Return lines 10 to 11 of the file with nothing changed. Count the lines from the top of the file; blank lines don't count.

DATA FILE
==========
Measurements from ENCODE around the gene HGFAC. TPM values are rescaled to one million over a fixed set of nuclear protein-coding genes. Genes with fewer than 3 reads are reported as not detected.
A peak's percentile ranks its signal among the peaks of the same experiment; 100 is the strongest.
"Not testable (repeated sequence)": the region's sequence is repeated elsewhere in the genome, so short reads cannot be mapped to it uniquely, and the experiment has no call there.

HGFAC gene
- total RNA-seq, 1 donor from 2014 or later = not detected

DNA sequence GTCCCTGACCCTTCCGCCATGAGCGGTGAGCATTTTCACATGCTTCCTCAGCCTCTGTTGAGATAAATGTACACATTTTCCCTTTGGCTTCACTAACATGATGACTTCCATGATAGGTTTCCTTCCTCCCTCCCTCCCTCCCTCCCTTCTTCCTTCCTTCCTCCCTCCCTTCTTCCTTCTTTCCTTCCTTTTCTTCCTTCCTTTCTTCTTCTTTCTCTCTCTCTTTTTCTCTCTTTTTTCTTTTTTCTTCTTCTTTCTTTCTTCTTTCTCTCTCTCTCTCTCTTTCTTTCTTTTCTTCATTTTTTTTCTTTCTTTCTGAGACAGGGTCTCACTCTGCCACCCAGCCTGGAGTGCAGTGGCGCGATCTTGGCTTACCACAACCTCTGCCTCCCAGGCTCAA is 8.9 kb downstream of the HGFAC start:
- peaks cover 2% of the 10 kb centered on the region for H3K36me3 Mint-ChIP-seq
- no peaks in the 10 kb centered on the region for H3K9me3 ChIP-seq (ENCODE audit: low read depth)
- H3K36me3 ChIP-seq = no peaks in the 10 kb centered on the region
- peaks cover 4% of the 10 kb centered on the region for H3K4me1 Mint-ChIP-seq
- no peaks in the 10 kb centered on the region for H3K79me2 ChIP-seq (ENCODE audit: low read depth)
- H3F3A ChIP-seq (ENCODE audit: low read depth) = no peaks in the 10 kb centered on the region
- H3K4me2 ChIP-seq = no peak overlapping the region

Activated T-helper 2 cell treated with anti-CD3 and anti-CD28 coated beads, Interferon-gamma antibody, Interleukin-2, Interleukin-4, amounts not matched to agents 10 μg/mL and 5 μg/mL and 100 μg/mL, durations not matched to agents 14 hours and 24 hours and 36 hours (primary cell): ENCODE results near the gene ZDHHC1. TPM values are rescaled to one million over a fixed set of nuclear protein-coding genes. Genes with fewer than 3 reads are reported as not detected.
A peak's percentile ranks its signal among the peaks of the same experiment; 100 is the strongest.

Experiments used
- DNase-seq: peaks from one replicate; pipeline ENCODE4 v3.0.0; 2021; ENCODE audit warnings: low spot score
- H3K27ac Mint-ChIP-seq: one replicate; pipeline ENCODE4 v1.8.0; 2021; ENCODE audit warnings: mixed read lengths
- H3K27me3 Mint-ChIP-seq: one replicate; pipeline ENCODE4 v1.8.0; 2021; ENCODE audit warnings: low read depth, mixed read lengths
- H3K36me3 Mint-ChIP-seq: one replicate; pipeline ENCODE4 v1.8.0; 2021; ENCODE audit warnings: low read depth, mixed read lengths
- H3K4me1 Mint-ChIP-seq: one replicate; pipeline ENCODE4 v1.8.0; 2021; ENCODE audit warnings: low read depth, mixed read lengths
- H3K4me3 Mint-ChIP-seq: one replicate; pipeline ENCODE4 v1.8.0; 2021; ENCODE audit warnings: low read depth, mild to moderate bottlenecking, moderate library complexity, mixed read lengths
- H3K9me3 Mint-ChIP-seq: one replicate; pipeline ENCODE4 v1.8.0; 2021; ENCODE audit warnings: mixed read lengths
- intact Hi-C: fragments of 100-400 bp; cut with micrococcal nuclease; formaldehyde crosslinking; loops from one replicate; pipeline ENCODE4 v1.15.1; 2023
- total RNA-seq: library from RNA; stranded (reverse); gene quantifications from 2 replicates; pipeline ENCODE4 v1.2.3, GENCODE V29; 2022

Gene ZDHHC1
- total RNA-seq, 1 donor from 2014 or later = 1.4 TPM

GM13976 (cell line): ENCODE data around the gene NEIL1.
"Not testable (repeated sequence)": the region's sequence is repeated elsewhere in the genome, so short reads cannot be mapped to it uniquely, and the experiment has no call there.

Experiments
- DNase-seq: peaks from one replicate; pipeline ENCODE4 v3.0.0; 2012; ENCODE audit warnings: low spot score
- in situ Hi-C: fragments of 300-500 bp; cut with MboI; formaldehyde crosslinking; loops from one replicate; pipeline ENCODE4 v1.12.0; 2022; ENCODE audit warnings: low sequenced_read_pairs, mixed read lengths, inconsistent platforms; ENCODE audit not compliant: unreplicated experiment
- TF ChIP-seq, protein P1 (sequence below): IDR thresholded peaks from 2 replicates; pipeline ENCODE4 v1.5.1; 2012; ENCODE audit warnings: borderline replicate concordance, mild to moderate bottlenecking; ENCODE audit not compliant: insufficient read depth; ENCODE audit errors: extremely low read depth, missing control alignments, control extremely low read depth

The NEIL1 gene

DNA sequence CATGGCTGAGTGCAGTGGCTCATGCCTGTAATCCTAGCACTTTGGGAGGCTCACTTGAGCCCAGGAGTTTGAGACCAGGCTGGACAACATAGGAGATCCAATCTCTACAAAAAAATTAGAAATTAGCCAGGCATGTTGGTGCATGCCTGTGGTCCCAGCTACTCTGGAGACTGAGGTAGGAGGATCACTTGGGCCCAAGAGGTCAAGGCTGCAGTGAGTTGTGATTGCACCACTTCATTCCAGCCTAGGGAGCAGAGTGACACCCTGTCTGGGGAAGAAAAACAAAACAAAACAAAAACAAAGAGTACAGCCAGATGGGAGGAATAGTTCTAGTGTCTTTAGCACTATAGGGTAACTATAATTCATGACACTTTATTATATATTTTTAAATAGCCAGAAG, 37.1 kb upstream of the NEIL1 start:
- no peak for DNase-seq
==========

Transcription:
- peaks cover 4% of the 10 kb centered on the region for H3K4me1 Mint-ChIP-seq
- no peaks in the 10 kb centered on the region for H3K79me2 ChIP-seq (ENCODE audit: low read depth)